Willpower is not the limited resource we once thought it was. A simple attitude-hack is all that stands between you and endless motivation.
By Christian Jarrett
IT HAS been a long day. You’ve been squinting at spreadsheets since 9 am, but your boss keeps interrupting to ask how you’re getting on and colleagues insist on offloading their own problems. By 6 pm you’re exhausted. It’s a miracle that you even make it home before hitting the wine and chocolate.
Psychologists used to have a convincing explanation for why days like these leave us weak in the face of temptation. Willpower is a limited resource that, like the cash you work so hard for, will eventually run out. Use it all up during the day and there’ll be none left by dinner time.
This much has been received wisdom in psychology circles for nearly 20 years. Recently, though, that certainty has begun to fade. According to a series of newer findings, our levels of self-control are not so much a budget we have to eke out, but a renewable resource that can be powered up as we go along. “Instead of thinking of willpower as the amount of petrol in a car… think of it as the car’s battery,” says Krishna Savani at Nanyang Technological University in Singapore. “The more you drive, the more the battery gets charged, and the longer it will last.”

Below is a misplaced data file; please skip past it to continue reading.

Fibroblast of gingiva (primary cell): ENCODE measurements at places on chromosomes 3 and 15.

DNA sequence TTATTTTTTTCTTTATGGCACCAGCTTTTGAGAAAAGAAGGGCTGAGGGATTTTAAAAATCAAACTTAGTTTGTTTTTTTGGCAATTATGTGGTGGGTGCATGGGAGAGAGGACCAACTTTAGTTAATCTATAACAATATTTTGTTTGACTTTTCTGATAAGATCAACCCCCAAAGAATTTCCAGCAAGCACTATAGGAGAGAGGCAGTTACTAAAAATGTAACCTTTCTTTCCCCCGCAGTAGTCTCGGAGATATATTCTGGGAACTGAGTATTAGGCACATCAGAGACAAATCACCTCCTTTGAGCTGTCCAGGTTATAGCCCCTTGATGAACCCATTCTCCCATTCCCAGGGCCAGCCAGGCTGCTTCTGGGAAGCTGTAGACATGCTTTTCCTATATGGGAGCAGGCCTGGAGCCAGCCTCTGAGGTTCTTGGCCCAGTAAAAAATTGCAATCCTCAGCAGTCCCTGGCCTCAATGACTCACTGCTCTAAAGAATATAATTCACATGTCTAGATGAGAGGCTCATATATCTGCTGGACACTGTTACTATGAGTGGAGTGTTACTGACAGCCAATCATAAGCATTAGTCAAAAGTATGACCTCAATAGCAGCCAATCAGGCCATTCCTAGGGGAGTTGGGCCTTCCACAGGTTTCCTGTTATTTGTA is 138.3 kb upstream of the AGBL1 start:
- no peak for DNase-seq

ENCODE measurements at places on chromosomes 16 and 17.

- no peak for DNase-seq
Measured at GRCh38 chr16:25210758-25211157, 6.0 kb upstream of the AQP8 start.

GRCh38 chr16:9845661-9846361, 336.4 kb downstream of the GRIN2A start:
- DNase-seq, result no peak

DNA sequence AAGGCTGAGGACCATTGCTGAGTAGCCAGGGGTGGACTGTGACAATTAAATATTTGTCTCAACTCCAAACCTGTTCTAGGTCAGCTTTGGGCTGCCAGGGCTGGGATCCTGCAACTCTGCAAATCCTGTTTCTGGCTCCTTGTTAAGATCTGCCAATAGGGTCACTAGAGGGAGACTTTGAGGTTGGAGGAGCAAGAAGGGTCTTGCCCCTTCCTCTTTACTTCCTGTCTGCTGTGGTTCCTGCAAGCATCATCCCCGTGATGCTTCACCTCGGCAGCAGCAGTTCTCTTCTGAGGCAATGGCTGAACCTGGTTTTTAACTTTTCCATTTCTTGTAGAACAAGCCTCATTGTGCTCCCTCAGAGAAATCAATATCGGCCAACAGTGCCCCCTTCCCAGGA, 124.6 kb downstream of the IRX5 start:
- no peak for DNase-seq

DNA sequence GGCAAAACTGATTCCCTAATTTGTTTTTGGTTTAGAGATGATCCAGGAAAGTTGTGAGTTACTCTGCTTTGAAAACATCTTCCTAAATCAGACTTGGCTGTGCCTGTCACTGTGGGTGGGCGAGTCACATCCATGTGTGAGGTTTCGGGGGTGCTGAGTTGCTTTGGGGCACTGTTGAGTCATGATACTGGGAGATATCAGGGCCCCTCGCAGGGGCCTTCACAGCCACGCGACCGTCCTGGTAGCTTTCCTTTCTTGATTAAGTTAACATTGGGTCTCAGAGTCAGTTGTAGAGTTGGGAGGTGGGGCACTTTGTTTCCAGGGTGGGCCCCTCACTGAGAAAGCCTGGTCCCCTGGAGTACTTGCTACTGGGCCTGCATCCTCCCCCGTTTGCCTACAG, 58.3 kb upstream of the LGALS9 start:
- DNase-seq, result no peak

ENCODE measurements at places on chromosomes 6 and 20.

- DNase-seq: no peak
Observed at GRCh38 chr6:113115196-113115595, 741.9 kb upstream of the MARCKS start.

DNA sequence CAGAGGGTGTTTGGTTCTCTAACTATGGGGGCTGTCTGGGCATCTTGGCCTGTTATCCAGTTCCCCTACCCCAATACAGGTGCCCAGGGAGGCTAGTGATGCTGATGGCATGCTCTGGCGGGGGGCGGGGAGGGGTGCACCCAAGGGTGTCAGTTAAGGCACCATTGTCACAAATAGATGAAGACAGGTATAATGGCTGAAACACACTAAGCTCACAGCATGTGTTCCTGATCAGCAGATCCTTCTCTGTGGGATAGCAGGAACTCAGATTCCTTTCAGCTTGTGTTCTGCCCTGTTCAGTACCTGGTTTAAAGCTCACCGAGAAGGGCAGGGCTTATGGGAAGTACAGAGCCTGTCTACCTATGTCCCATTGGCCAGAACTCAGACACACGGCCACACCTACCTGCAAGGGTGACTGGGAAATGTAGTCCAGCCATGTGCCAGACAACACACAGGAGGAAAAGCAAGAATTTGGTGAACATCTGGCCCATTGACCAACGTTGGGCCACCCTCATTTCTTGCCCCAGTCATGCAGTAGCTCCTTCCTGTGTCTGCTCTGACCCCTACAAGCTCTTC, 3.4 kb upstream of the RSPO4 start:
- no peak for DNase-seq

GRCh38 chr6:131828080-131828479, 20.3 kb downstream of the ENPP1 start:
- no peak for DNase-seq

In this view, your powers of concentration are only limited if you think they are. It raises the intriguing possibility that, if we can get into the right mindset, superhuman powers of motivation and self-control could be ours for the taking.